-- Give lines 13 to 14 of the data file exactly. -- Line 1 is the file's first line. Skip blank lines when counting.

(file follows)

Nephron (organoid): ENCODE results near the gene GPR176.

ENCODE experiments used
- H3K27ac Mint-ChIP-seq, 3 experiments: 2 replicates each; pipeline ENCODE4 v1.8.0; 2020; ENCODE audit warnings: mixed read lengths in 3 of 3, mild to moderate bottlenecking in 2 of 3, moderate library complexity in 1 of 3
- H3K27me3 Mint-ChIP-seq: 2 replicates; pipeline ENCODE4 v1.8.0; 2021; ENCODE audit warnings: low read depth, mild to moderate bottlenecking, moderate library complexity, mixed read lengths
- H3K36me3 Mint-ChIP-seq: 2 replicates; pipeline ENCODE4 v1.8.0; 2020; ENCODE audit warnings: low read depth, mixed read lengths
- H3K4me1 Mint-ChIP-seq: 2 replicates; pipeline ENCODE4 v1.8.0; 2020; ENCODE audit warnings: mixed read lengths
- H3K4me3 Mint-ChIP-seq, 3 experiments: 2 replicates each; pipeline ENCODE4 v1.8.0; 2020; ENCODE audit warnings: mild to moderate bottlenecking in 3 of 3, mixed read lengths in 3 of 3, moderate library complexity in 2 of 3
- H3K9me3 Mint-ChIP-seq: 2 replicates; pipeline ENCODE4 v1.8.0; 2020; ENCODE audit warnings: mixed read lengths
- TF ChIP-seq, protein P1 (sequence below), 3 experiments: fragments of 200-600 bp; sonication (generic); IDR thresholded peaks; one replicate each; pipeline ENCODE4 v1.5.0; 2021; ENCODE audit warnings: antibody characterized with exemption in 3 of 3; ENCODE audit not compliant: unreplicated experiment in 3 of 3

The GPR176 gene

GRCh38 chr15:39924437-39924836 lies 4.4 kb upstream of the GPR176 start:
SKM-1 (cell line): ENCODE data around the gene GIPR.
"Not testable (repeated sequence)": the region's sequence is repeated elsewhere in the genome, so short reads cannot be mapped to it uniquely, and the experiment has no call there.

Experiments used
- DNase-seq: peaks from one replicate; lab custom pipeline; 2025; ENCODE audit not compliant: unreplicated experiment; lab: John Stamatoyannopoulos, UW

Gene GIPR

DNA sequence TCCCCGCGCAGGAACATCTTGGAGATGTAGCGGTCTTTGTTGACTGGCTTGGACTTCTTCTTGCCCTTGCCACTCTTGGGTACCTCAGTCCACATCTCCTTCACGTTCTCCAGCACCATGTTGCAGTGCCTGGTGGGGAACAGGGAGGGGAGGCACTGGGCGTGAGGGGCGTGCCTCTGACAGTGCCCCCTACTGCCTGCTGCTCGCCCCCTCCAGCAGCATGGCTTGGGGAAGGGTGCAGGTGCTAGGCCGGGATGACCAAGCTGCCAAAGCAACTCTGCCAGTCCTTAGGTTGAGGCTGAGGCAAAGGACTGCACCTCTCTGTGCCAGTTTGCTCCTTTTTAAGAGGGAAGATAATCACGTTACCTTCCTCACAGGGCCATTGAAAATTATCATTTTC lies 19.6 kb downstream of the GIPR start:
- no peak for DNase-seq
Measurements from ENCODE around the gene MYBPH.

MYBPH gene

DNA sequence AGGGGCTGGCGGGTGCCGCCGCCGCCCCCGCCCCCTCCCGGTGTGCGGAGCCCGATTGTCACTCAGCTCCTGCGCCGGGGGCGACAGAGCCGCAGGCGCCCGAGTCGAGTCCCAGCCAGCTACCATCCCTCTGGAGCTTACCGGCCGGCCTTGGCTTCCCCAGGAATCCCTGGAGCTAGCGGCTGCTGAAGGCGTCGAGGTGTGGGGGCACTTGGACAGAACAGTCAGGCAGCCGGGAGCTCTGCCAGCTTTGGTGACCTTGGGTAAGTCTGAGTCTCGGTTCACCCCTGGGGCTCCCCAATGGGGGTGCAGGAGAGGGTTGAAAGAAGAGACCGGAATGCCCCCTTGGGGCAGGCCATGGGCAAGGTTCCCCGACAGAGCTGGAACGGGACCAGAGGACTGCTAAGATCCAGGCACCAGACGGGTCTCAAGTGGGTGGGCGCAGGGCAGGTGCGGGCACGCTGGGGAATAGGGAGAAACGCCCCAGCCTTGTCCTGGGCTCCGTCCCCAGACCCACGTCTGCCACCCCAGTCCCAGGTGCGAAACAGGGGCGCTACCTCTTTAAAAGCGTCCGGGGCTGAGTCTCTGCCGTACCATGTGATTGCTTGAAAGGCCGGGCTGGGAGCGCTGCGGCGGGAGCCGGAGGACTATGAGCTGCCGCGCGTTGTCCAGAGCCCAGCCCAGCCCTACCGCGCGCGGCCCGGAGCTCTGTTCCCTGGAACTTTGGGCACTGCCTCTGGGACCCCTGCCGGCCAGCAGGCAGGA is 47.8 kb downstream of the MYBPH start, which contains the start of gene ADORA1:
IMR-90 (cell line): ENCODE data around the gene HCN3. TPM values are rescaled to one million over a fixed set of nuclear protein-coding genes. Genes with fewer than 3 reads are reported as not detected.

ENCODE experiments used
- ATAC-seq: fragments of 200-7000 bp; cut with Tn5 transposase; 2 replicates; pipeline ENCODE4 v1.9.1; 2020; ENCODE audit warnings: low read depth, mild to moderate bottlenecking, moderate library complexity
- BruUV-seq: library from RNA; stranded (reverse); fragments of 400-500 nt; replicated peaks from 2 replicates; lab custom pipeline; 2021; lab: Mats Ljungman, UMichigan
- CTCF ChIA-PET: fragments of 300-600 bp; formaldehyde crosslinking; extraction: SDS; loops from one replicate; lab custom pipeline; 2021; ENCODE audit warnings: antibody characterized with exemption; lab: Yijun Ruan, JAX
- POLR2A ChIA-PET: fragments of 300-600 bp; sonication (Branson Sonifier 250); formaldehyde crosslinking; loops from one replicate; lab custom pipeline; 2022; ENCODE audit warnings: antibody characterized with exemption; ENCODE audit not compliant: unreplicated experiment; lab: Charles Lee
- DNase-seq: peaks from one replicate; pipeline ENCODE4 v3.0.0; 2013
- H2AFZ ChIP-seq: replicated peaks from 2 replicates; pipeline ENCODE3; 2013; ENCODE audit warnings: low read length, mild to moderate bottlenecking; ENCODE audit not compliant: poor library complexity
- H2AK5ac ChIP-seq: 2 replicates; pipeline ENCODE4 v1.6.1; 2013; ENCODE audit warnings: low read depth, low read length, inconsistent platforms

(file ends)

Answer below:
"Not testable (repeated sequence)": the region's sequence is repeated elsewhere in the genome, so short reads cannot be mapped to it uniquely, and the experiment has no call there.

Experiments used